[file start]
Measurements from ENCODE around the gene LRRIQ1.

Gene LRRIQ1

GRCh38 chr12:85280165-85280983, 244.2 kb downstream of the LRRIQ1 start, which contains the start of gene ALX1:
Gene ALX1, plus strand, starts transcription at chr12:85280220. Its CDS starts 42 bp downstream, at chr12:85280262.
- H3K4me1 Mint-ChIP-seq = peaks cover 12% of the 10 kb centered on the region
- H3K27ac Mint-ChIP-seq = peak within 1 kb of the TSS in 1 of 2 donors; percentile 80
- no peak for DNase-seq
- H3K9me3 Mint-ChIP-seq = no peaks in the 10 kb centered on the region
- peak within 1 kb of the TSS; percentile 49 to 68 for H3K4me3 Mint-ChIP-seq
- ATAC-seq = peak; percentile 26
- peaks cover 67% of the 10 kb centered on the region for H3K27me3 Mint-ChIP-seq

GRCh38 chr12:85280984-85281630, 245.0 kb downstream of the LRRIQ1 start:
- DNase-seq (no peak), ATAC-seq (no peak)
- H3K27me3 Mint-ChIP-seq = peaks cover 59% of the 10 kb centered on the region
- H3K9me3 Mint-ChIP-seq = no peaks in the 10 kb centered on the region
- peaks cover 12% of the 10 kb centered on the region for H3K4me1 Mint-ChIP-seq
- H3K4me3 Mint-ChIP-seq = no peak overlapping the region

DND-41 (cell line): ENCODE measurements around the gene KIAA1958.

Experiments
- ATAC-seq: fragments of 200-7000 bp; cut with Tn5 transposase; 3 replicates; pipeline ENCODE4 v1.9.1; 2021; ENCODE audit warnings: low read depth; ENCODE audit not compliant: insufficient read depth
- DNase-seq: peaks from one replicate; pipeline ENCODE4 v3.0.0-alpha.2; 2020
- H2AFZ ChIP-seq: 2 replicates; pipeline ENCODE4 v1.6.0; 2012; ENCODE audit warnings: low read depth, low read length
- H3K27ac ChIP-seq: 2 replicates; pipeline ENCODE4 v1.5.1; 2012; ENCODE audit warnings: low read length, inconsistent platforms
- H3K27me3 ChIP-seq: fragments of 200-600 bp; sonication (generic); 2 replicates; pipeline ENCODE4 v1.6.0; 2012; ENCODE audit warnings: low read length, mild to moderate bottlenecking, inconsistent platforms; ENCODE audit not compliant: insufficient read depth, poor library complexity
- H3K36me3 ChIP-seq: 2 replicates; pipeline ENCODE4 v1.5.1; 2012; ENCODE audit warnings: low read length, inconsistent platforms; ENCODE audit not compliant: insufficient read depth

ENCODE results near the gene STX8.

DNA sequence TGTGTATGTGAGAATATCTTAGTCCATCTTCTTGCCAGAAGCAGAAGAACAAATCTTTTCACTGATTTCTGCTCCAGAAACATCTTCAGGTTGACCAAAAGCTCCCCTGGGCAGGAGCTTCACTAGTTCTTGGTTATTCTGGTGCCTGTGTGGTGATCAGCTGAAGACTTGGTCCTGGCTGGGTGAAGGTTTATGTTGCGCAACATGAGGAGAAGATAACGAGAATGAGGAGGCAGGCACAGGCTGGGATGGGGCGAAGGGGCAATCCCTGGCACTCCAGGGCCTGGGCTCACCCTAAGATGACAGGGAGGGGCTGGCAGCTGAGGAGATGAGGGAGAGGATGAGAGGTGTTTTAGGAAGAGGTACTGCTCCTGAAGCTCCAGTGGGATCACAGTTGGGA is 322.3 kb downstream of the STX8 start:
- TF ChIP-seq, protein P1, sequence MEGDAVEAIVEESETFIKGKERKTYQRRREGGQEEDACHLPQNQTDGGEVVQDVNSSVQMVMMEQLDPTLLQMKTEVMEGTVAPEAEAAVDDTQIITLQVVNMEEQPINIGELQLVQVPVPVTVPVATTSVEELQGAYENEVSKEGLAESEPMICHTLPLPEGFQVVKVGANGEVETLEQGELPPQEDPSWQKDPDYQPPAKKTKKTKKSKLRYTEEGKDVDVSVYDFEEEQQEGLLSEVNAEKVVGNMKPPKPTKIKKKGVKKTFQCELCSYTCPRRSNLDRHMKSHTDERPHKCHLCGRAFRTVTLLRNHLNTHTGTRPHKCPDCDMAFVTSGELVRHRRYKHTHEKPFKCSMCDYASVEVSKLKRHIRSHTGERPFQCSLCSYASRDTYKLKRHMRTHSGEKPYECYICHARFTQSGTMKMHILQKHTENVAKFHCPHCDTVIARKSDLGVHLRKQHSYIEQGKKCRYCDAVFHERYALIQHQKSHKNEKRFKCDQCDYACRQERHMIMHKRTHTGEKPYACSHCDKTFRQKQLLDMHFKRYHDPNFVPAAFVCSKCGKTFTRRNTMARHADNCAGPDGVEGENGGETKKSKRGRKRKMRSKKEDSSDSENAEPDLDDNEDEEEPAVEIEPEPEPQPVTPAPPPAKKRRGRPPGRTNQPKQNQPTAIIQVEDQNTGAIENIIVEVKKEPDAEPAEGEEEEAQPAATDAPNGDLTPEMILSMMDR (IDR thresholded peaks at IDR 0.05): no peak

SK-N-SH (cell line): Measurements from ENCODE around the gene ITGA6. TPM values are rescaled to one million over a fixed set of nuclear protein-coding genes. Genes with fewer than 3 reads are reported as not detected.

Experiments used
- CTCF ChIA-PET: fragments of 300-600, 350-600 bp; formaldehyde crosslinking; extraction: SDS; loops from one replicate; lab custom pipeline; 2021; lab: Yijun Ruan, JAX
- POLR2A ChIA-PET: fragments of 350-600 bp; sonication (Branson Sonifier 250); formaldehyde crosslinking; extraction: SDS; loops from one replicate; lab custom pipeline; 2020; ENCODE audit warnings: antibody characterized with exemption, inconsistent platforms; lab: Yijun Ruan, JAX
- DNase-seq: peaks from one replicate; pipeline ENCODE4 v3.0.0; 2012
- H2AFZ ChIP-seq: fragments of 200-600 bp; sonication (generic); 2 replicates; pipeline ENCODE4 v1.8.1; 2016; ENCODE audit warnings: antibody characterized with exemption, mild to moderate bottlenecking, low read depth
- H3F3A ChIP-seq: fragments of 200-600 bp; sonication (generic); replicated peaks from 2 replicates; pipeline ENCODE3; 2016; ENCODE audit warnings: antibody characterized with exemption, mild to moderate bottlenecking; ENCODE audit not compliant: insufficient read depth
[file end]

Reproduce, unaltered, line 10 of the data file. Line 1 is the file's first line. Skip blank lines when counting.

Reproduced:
- ATAC-seq = peak; percentile 26